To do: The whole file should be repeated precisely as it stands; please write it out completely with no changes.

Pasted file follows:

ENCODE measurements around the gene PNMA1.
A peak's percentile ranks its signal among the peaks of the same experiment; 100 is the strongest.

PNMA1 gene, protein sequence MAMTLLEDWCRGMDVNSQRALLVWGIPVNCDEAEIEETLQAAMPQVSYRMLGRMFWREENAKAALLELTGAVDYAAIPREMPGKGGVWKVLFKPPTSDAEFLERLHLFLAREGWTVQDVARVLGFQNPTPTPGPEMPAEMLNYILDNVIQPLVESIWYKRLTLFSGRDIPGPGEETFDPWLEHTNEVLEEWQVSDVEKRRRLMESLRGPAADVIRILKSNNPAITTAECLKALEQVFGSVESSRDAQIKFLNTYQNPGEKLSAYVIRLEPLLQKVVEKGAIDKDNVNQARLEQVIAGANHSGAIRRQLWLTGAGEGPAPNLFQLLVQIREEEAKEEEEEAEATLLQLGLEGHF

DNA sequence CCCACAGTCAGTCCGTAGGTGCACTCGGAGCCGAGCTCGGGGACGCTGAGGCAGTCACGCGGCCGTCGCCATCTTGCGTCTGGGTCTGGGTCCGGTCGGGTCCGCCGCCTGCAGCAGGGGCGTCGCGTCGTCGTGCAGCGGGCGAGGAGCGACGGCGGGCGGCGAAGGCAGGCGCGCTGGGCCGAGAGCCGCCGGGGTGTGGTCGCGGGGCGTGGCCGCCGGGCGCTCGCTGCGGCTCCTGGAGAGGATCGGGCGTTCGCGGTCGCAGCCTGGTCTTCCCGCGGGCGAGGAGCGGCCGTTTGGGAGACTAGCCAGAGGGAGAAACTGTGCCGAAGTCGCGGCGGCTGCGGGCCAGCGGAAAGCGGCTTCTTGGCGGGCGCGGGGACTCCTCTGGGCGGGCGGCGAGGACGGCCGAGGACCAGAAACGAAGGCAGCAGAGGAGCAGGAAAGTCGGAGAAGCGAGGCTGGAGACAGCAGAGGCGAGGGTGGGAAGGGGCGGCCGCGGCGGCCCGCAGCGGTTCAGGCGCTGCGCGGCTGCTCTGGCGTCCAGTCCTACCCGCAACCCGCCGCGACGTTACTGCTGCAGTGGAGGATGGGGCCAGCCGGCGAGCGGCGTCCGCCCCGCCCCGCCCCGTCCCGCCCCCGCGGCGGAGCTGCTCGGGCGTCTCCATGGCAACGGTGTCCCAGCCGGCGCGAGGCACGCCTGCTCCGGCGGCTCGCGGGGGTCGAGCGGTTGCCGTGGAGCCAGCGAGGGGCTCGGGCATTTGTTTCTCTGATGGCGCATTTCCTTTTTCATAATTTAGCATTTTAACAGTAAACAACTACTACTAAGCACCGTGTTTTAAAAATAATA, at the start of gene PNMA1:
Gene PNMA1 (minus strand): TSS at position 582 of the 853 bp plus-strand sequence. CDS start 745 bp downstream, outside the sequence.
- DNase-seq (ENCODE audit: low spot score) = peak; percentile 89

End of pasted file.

ENCODE measurements around the gene PNMA1.
A peak's percentile ranks its signal among the peaks of the same experiment; 100 is the strongest.

PNMA1 gene, protein sequence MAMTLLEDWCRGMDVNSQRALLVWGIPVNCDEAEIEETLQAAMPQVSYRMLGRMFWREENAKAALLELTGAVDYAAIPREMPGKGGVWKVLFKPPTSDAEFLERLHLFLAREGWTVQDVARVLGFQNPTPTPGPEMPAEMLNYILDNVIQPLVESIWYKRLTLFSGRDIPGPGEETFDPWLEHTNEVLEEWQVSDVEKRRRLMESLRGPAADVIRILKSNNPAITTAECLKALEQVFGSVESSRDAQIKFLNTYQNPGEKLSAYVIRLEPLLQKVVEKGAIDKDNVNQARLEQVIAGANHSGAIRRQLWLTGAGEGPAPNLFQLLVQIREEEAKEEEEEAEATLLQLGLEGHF

DNA sequence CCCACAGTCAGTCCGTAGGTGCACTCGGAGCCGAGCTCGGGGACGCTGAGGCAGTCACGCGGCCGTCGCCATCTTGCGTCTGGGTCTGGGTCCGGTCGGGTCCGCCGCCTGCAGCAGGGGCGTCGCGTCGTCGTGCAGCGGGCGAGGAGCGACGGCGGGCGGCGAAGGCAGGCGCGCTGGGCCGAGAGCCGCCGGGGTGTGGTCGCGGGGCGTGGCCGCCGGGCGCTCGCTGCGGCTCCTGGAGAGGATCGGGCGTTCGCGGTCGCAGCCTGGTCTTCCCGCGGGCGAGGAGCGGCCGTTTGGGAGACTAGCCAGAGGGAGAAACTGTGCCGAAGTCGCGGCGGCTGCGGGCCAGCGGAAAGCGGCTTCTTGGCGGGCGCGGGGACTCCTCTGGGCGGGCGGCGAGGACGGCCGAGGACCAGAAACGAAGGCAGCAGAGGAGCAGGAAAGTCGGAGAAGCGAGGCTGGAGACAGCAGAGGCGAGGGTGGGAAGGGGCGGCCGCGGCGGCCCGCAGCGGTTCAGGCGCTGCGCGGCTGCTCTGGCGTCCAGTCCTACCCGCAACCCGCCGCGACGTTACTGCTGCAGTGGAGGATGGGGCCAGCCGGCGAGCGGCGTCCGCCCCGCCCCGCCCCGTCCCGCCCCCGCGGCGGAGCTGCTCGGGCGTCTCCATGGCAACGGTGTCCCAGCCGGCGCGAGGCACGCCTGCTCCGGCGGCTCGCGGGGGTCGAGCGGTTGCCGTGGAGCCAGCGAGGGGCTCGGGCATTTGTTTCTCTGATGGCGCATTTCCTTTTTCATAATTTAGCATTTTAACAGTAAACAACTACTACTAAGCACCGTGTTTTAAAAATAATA, at the start of gene PNMA1:
Gene PNMA1 (minus strand): TSS at position 582 of the 853 bp plus-strand sequence. CDS start 745 bp downstream, outside the sequence.
- DNase-seq (ENCODE audit: low spot score) = peak; percentile 89